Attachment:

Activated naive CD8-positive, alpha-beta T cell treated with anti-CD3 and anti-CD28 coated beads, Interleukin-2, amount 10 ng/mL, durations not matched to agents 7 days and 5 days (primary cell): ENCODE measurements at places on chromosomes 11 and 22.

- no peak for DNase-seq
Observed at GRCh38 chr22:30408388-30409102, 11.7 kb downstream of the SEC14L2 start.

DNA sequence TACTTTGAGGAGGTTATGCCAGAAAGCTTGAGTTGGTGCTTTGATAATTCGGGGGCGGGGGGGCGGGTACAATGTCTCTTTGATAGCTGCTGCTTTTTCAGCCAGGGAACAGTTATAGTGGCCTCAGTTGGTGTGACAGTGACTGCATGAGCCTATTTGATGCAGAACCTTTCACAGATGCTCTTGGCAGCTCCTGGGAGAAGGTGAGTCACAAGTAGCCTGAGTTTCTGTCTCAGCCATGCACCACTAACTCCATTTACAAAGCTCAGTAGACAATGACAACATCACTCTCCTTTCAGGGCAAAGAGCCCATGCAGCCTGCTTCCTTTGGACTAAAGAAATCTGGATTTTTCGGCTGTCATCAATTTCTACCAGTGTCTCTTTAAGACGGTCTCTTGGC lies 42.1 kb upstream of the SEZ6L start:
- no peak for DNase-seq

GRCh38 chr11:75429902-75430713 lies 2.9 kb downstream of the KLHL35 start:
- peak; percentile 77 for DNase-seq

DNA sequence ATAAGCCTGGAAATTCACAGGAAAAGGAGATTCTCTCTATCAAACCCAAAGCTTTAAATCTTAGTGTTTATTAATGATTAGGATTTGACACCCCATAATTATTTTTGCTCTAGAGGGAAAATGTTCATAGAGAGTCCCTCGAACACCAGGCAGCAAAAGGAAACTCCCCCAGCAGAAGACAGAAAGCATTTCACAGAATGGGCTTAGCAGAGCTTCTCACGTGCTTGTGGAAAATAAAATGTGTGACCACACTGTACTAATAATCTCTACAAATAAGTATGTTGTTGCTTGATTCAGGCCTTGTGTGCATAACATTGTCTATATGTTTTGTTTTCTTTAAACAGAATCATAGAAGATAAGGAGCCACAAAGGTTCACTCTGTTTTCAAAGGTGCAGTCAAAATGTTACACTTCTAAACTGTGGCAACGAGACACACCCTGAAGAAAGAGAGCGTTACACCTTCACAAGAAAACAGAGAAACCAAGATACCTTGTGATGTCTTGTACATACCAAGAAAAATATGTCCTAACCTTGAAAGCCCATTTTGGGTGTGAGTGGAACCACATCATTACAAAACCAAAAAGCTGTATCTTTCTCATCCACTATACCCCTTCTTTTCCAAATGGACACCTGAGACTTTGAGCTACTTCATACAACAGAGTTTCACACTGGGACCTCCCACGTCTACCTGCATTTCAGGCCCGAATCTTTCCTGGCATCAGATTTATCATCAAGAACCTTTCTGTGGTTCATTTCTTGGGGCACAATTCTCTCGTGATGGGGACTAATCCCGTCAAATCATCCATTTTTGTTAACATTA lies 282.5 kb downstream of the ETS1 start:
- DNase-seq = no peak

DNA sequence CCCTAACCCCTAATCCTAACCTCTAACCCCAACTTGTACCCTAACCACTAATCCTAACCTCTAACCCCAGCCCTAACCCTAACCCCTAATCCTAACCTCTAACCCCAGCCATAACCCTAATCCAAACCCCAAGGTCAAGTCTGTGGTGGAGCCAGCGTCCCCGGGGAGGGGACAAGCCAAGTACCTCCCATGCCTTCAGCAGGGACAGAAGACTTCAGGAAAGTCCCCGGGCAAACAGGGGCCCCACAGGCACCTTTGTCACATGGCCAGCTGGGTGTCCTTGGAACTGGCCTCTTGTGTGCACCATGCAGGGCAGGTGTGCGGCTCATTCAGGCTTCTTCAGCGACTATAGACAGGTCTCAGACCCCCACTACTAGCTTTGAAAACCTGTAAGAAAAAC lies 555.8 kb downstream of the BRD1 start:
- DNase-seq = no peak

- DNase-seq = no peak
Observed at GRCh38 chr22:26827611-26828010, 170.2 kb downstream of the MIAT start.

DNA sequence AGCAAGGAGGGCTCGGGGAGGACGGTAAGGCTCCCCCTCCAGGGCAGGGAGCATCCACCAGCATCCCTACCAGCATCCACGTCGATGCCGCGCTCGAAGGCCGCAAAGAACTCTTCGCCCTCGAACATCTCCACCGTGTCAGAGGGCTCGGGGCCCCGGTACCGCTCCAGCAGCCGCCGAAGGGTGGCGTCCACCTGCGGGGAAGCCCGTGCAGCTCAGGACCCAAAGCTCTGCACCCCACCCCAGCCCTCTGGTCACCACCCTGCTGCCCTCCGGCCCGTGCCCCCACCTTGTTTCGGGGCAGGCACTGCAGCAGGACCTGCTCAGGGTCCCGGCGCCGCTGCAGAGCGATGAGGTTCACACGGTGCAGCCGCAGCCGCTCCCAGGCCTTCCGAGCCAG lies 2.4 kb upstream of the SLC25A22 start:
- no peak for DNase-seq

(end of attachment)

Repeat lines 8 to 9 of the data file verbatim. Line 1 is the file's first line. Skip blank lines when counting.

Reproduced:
DNA sequence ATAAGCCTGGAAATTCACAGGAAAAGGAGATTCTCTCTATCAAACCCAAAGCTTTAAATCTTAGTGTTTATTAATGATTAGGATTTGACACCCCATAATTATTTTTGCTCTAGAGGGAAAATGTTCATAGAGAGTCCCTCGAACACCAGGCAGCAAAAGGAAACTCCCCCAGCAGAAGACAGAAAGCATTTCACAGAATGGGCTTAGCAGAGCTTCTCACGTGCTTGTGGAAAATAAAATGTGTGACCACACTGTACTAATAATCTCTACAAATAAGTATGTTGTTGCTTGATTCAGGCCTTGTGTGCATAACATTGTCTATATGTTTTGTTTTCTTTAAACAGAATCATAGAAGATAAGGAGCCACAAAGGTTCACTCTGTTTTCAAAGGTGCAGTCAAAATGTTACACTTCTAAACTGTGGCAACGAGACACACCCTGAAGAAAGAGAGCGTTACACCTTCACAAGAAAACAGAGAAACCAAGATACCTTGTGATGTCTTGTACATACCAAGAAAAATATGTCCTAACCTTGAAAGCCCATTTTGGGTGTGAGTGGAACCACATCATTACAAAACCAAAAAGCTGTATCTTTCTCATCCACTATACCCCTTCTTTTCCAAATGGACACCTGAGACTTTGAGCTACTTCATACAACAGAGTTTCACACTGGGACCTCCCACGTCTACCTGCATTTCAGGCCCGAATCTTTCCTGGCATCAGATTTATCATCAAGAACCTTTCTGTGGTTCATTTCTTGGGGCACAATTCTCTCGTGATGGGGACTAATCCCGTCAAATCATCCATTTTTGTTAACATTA lies 282.5 kb downstream of the ETS1 start:
- DNase-seq = no peak